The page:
Last month, the Upper Tribunal (Property Chamber) made an interesting decision on a new case, Taylor v Mina An Ltd (2019), about a House in Multiple Occupation (“HMO”). We therefore thought it would be useful to revisit what an HMO is, the ramifications for failing to license an HMO and to consider the decision in the Taylor case.
What is an HMO?
Since the Licensing of Houses in Multiple Occupation (Prescribed Description) (England) Order 2018 came into force last October, an HMO is defined as:
1. A property occupied by five or more persons
2. Who live as two or more separate households
3. Who share a bathroom and/or kitchen facilities
Every property occupied in this way requires a licence from the local council unless it is the subject of a temporary exemption order, or an interim or final management order under the Housing Act 2004.
What happens if an HMO is unlicensed?
A tenant or licensee who pays rent or a licence fee in respect of an unlicensed HMO may apply to the First-Tier Tribunal (Property Chamber) (“FTT”) for a rent repayment order.
The Taylor case
On 1 July 2016, Ms Taylor became the tenant of a room in an HMO. Her landlord held an HMO licence for the property which was not due to expire until 2021. In October 2016, the property was sold to Mina An Ltd, who also became Ms Taylor’s landlord. Mina An Ltd did not obtain an HMO licence until September 2018. When Ms Taylor left the property in August 2018, she applied to the FTT for a rent repayment order for the period during which she had been the tenant of an unlicensed property.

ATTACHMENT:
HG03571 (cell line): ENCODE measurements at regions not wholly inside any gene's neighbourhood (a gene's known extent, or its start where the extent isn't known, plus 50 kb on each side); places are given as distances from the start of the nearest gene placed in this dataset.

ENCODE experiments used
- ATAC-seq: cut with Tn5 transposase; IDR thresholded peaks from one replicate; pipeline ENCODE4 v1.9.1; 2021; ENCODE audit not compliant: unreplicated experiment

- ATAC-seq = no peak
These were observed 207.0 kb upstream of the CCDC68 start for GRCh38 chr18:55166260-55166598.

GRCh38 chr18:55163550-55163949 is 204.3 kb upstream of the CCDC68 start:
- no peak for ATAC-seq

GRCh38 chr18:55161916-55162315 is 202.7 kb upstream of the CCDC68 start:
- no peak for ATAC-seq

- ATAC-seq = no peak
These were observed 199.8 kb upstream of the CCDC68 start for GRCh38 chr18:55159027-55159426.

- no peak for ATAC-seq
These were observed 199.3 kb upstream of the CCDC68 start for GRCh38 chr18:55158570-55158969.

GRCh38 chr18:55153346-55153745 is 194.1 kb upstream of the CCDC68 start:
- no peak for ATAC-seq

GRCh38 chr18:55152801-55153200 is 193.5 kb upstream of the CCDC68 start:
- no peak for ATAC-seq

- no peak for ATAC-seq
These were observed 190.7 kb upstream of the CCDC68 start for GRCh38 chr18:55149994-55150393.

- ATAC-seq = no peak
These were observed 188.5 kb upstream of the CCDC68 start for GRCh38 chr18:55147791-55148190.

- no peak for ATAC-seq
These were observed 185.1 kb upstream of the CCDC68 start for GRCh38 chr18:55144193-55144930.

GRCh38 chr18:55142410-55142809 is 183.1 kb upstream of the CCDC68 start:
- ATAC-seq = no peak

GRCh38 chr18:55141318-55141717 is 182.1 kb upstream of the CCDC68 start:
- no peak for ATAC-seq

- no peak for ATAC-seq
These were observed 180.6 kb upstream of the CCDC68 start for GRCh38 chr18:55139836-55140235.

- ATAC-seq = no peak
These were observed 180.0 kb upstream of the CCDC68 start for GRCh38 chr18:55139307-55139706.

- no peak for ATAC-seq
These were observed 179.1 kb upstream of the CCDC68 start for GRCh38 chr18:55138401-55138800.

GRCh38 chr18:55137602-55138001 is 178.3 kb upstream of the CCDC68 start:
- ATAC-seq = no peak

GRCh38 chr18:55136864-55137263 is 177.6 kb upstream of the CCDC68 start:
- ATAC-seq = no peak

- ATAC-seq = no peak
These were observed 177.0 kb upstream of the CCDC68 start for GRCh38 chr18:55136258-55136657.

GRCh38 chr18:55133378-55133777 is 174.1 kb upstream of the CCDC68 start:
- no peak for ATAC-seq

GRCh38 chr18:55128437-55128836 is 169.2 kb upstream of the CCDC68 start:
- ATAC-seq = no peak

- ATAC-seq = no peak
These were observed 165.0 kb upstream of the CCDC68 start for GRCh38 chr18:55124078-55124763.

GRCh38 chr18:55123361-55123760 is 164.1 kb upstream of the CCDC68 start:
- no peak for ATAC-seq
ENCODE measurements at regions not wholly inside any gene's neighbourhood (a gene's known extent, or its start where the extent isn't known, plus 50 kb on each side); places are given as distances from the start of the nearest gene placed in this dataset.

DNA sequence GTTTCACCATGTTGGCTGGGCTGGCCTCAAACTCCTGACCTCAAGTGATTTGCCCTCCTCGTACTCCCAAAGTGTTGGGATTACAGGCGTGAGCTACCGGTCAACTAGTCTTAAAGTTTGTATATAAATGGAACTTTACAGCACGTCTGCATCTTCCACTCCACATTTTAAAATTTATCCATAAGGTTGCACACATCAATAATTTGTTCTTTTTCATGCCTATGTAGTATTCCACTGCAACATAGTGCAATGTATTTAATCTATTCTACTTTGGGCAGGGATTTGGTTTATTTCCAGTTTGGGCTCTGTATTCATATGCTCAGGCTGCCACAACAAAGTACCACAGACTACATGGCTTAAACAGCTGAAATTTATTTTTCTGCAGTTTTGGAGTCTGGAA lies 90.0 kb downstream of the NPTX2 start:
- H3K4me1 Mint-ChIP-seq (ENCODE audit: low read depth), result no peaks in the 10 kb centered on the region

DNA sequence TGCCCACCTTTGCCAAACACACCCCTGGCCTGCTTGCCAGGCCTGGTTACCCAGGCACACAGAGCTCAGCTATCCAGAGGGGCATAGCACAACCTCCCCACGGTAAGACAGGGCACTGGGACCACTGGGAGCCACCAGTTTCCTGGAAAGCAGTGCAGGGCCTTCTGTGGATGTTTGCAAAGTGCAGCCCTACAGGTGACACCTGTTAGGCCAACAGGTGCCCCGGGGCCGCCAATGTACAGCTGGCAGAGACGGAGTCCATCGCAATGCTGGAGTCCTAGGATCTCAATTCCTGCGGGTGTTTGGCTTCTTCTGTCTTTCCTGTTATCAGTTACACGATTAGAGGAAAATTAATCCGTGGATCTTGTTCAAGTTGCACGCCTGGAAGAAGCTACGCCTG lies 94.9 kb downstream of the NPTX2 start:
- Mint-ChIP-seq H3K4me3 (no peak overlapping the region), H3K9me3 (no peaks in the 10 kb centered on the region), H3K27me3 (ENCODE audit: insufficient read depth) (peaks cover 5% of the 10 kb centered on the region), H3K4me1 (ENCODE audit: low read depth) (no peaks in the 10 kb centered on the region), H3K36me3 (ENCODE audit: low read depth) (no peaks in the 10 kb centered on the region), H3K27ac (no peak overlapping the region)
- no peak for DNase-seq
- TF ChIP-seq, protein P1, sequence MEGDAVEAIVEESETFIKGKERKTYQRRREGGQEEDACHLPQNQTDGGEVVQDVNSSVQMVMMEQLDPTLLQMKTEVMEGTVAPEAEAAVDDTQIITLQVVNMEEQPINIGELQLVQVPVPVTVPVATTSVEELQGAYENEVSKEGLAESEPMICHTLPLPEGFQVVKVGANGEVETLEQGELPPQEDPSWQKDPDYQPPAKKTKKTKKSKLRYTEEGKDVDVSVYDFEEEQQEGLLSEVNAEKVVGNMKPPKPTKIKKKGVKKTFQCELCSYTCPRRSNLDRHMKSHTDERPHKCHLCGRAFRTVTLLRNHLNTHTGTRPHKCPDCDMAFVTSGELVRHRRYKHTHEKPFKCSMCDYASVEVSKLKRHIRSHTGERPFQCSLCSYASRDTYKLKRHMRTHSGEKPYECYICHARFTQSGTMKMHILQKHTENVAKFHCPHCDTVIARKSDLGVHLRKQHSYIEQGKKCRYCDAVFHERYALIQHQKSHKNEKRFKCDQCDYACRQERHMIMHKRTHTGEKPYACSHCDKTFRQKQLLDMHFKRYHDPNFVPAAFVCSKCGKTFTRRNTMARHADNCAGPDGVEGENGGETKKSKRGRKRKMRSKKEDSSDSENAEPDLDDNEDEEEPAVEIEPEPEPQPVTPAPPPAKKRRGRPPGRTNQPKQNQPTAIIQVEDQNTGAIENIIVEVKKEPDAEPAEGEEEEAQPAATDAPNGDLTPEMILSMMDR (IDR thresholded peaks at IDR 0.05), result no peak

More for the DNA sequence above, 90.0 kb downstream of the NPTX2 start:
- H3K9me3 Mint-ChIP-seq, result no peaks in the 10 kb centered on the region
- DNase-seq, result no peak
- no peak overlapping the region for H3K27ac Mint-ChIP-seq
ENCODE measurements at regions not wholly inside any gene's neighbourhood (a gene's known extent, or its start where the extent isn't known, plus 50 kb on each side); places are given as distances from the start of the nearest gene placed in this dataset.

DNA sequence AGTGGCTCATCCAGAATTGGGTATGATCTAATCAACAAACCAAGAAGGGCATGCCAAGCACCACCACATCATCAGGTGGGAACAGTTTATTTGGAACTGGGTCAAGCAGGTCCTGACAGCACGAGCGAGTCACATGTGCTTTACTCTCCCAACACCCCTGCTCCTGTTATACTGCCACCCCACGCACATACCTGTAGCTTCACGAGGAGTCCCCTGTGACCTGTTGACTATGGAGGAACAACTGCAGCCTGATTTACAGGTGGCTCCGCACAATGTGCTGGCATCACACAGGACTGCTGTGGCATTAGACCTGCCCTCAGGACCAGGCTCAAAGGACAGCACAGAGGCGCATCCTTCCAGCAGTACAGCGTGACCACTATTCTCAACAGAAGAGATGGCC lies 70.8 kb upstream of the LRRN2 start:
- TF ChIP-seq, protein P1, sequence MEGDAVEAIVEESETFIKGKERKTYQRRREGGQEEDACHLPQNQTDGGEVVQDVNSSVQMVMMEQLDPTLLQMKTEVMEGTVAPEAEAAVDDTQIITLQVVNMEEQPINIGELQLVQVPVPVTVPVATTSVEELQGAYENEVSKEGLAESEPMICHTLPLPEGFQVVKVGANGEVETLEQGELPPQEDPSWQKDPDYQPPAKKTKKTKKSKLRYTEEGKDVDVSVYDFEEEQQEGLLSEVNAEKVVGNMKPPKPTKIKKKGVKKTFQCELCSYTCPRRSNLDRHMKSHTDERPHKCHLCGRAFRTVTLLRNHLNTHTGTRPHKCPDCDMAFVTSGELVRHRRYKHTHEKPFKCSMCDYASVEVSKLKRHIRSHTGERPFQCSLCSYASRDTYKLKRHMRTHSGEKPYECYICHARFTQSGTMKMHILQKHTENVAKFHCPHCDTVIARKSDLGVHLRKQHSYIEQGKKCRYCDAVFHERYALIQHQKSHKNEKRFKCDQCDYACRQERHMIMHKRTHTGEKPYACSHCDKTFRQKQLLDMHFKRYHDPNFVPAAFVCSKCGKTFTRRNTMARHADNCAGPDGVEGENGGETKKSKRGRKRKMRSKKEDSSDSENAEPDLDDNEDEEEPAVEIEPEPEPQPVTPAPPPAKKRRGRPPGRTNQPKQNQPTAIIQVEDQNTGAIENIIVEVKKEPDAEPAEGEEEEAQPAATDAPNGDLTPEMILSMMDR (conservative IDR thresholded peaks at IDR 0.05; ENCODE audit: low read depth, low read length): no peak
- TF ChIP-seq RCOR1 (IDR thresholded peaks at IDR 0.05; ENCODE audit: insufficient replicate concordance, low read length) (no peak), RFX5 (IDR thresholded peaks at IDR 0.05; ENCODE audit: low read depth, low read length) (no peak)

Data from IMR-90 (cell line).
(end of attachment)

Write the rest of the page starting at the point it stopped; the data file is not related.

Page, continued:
The FTT dismissed Ms Taylor’s application and said that, because the licence granted to the previous owner was valid until 2021, the property remained licensed, even though the licence holder was no longer the owner of the HMO property.
The Upper Tribunal allowed an appeal by Ms Taylor and overturned the FTT’s decision on the basis that: ‘where a property is sold and the new owner takes over management and control from the seller, that new owner requires a licence. The previous licence cannot be transferred to the new owner and is of no assistance, whether or not expressly revoked, because the new owner does not have a licence.’
There is some discussion that Mina An Ltd may appeal the Upper Tribunal’s decision to the Court of Appeal, though there is no news as of yet. Prospective purchasers and owners of an HMO must therefore continue to take prompt steps to ensure a licence, or a temporary exemption if appropriate, is in place to avoid committing an offence under the Housing Act 2004.
If you have any queries about HMO licensing, please get in touch.